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Reportage. Workers walk out of a Milan fashion house in runway style to protest the aggressive layoffs of the new private equity owners.

At Roberto Cavalli, a red carpet strike in Corso Vittorio Emanuele

The red carpet for a parade of fashion workers about to be laid off is a quite an unusual sight in Corso Vittorio Emanuele, one of the most famous luxury shopping streets in the world. Because it is at odds with the cloying glamor of Milan, which sells fashion. And because the Italian fashion industry will grow by 1.4 percent this year, one point less than in 2015 but still twice as fast as the Italian economy (with total annual sales of €83.6 billion).

But not all that glitters is a sequin. Just ask the workers of the Roberto Cavalli fashion house — taken over a year ago by the Clessidra Capital Partners, a private equity firm — who are protesting against a harsh restructuring plan.

The one-hour strike Wednesday in front of the Milanese headquarters of the company came after the eight-hour walkout of last Friday. The unions Filctem Cgil, Cisl and Femca Uiltec declared: “The most affected office is Florence, where there were 39 layoffs in December. A quarter of the employees are affected by redundancy — 77 employees of 280, of which 75 percent are women, with an average age of 40 — and the press department will be eliminated. The plan also provides for the closure of the Milan office, their relocation to Sesto Fiorentino and the overall headcount reduction to 372 Italian employees.”

The layoffs affect 372 employees, out of which 115 are considered redundant: “As a union, we will meet with the company and open a table on the institutional crisis. We want a business plan. We will do everything we can to save jobs and keep the brand in the region.” Among the fired employees there is also the creative director Peter Dundas, who, after signing his third collection, left without slamming the door and without too many problems.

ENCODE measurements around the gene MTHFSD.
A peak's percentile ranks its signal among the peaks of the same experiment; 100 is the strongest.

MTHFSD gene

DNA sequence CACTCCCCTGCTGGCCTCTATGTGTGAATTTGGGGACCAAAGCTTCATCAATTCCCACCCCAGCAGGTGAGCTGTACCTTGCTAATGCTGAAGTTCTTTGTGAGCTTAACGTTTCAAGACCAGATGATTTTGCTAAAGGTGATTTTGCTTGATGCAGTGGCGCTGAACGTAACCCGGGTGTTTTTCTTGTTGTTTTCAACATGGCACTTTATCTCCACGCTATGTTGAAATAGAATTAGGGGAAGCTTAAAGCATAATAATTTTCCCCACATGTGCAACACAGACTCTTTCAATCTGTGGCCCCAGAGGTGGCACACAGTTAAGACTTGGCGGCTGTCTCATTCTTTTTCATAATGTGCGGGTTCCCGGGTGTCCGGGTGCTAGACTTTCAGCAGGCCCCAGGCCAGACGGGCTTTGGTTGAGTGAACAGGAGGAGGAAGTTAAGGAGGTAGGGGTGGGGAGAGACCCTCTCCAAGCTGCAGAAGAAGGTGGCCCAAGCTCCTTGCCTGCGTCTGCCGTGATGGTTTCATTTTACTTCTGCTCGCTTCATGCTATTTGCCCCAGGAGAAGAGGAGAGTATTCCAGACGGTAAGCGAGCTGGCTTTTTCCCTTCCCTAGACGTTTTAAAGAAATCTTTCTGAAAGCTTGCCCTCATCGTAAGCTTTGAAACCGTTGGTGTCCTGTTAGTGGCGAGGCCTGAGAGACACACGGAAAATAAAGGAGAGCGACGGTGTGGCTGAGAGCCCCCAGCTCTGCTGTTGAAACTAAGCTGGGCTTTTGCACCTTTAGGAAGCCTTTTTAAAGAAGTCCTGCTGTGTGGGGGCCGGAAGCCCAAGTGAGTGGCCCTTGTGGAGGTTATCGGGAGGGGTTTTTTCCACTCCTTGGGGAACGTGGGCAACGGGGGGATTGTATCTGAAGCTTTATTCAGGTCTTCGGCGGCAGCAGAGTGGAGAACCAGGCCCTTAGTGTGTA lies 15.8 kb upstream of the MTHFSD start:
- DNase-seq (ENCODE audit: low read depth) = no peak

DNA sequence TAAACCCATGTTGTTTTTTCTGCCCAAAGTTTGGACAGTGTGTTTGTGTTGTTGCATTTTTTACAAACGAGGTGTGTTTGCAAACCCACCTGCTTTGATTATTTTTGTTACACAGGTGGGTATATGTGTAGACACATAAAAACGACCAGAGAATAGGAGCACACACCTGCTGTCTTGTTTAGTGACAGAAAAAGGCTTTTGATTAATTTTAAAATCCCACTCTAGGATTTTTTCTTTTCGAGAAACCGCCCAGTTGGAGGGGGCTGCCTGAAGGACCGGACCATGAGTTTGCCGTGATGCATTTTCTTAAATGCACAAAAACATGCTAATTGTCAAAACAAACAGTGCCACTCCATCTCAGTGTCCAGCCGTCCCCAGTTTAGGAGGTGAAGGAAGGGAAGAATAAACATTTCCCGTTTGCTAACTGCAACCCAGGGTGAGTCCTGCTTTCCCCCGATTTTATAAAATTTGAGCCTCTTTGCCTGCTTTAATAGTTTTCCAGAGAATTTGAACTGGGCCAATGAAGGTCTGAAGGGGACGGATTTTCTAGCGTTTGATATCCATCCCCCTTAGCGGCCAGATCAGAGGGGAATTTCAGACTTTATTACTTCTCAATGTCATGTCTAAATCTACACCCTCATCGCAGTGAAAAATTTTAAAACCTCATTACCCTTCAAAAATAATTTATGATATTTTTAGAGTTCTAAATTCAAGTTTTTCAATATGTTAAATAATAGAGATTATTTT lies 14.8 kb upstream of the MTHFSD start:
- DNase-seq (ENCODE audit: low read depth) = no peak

Behind the numbers there are people’s lives and — “creative” though it is — a compulsory transfer may be worse than a dismissal. “We are not parcels to be shipped as they please. Everyone has a story to tell and their own dignity,” the 80 employees of the Milan office said Wednesday, mimicking a runway show between cardboard boxes. For example, Davide is to be fired and his girlfriend Silvia will be transferred. During the protest, other workers took advantage of the location to parade with the helmet and the traditional banner, those of General Electric.

The company’s accounts have been in the red since 2014, and it got worse after Roberto and Eva Cavalli left the group: The last financial statement closed with €210 million in revenues and a net loss of €12 million. Neither does 2016 bode well, according to the new owners at the Clessidra fund, a company that manages financial transactions to “add value to the investment.”

Giacomo Ferraris explains: “The fashion industry is going through difficult times, dictated by a significant drop in consumption in several key markets and a substantial transformation of the industry dynamics. In this context, only the iconic brands with a coherent business model and an efficient organization will be able to survive.”

In other words: For the Cavalli brand to survive in all its splendor, 115 people will have to be booted. This is a simple financial transaction to increase the value of the investment.